The king of Rohan ground his teeth and wrapped his hand tighter around the smooth hilt of Guthwinë. "You are avoiding the question."

"I did not know that a question had been asked. I remember only a statement that you seemed to think was a fact."

"Then allow me to rephrase," Eomer hissed, clenching his teeth together. "Can you deny that you and Dashnir instigated the raid on our camp while we were stopped at Lake Supt? And can you deny that you used the raid as a distraction to rob Legolas of his elven senses?"

The corners of Garat’s mouth twitched and he suddenly cast his arm into the air, releasing the hawk. The bird cried aloud and then spread its wings wide, quickly catching an updraft and soaring away from the two men. After watching the hawk as it slowly faded from sight, Garat looked back down at Eomer and shrugged. "I did not know that Legolas had not his elven senses. From what I have observed, he does not seem to be inhibited by this."

"Answer the question," Eomer growled. "Or are you afraid?"

Garat’s eyes flashed and it was his turn to advance. "Know this, King Eomer of Rohan. I am of the Warra tribe and I am a warrior on the council. I am never afraid and you would do well to remember that."

"Then show me your courage and tell me what I wish to know."

"I have not the power to cast a shadow over the elf’s mind," Garat said. "As for the raiders, they were clearly uninformed as to your strength and ability as a military power. Would I order an attack without sufficient information? Such an action would be unwise. Surely you know that, honored one."

"You play with words, but they will not hide you forever," Eomer promised. "Answer me now. What of Dashnir? What part did he have in this?"

"I am not accountable for his actions, honored one. I am neither his master nor his slave. What he chooses to do is his affair and if it happens to coincide with my own plans or the plans of my tribe, then so be it."

It was the last straw. Faced with nothing but circular, evasive answers, something deep within the horse-lord snapped. What Eomer did next he did in a fit of rage, and had he been able to remember this incident afterwards, it is doubtful that he could have explained the thought processes that led him to his actions. But regardless of how it came about or what justification his mind invented to rationalize it, he suddenly surprised both himself and Garat but lunging at the delegate from Warra and seizing him by the throat. The two went tumbling into the cold sand and a hard elbow to Eomer’s chest caused him to loosen his grip slightly. A flash of pain ripped down his left forearm and he grunted in surprise. Tightening his hold on Garat’s throat with his right arm and feeling the man gasp for air, he drew his left arm back and seized Garat’s right hand just as it came back in for another strike. Garat then bucked beneath him and they rolled to the side, grappling for control of the short knife that Garat still held in his hand. Shade neighed suddenly, distracting Eomer just enough for Garat to tear his arm free of the horse-lord’s grasp. The knife shot forward, seeking to imbed itself in Eomer’s chest, but it was suddenly and abruptly knocked away. Seeing his chance, Eomer surged forward, looking to collapse Garat’s windpipe when a hard blow from above knocked him backwards.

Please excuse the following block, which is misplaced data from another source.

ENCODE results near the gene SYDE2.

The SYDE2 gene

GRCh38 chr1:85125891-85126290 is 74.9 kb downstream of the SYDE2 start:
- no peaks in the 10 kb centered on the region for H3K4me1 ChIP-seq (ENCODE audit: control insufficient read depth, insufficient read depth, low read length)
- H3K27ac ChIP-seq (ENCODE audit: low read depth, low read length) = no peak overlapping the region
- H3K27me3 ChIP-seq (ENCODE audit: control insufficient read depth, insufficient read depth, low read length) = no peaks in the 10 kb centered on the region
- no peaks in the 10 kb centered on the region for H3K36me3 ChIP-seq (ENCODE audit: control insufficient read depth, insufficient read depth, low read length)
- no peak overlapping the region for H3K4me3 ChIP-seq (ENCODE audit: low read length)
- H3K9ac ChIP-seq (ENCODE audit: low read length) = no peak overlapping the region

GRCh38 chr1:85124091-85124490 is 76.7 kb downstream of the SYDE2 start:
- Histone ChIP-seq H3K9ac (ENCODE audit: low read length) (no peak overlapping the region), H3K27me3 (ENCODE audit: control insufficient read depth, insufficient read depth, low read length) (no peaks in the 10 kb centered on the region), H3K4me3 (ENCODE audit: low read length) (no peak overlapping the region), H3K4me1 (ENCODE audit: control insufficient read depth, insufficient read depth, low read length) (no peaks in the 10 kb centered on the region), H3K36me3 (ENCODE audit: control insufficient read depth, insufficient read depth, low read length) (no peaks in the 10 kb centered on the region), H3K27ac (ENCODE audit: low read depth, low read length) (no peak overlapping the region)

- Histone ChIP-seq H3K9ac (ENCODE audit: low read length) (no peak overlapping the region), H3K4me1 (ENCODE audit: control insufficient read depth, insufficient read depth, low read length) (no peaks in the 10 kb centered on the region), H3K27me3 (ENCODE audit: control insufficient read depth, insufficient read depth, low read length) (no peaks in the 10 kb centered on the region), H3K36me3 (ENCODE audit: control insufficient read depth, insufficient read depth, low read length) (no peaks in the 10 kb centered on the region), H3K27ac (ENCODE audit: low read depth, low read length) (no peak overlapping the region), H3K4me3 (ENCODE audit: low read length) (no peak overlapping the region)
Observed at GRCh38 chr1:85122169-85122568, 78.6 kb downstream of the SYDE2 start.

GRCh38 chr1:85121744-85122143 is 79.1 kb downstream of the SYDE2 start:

Coming out of his roll onto his knees, he tried to reorient himself in order to deal with this new threat, but he did not react quickly enough. Lights exploded in his mind as the hilt of a sword connected with the side of his head. Falling forward, he hit the sand hard and groaned in spite of himself. A booted foot turned him over and his dimming eyes made out the black silhouette of Dashnir as he loomed against the starry sky.

"Isn’t this interesting," the man murmured, reaching down and placing a hand on the side of Eomer’s face. Eomer tried to jerk away, but a shadow suddenly fell over him and he found he could not move. It felt as though probing fingers, bitterly cold to the touch, flitted through his mind. His thoughts froze, he struggled to breathe, and then the world faded into darkness.

* * * *

Aragorn could not remember a time when his mind had been in such turmoil. It seemed that the harder he grasped, the more elusive answers became. The facts were all there, waiting only to be pieced together like one of Bilbo’s infuriating wooden puzzles, but for all his training and all his talents as a descendent of Isildur and Elendil, Aragorn could not get the different parts to match. During the night’s ride, he’d examined all that he knew from every possible angle and every possible perspective, and still explanations fled from his mind. Like water through a sieve, Aragorn thought to himself, his brow furrowing in frustration. All that I know falls through, and even those around me can do nothing to prevent the flow. And where is Eomer!?